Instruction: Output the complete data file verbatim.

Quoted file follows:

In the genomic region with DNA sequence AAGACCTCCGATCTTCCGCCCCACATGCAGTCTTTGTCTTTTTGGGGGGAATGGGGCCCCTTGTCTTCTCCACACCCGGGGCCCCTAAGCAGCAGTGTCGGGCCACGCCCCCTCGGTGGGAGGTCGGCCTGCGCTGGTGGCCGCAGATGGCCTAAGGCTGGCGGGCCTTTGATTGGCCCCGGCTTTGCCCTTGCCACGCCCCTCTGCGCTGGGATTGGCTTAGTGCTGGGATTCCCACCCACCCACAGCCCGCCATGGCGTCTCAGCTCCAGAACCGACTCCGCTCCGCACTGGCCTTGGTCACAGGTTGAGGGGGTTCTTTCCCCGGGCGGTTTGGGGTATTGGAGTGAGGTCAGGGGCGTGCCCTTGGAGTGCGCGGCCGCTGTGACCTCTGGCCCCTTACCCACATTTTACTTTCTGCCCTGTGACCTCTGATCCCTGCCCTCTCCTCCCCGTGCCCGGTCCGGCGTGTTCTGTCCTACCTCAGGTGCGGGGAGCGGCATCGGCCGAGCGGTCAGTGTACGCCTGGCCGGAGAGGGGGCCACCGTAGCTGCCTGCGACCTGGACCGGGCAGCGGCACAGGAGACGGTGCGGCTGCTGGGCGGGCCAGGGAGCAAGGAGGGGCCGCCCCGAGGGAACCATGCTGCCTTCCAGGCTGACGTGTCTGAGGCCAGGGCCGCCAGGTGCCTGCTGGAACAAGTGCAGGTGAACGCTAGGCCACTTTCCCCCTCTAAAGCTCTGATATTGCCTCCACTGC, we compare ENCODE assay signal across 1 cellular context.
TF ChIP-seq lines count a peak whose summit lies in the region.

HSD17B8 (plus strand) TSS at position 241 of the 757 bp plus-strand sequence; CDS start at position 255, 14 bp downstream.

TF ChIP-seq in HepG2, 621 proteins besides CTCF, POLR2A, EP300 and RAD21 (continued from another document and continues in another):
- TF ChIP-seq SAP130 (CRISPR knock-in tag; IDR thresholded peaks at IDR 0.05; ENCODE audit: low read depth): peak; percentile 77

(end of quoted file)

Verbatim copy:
In the genomic region with DNA sequence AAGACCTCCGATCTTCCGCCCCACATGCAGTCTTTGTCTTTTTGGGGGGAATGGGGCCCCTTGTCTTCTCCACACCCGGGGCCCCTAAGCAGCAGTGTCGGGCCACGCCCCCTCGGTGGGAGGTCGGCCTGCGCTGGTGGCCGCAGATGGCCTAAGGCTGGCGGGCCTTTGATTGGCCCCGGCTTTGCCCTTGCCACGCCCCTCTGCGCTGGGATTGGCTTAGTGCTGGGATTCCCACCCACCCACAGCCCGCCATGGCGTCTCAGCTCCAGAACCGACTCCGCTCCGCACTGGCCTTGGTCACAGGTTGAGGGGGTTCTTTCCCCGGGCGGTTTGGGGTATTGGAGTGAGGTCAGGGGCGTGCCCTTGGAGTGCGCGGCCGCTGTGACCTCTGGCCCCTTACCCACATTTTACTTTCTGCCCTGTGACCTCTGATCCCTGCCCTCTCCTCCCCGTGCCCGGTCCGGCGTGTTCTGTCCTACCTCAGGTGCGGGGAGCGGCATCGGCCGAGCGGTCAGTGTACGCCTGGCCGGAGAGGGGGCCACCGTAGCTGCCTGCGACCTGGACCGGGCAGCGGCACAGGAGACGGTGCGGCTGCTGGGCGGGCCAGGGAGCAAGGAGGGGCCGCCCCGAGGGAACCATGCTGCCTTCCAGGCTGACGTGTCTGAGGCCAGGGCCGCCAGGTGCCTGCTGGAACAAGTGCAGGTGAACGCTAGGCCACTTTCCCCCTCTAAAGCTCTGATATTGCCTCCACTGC, we compare ENCODE assay signal across 1 cellular context.
TF ChIP-seq lines count a peak whose summit lies in the region.

HSD17B8 (plus strand) TSS at position 241 of the 757 bp plus-strand sequence; CDS start at position 255, 14 bp downstream.

TF ChIP-seq in HepG2, 621 proteins besides CTCF, POLR2A, EP300 and RAD21 (continued from another document and continues in another):
- TF ChIP-seq SAP130 (CRISPR knock-in tag; IDR thresholded peaks at IDR 0.05; ENCODE audit: low read depth): peak; percentile 77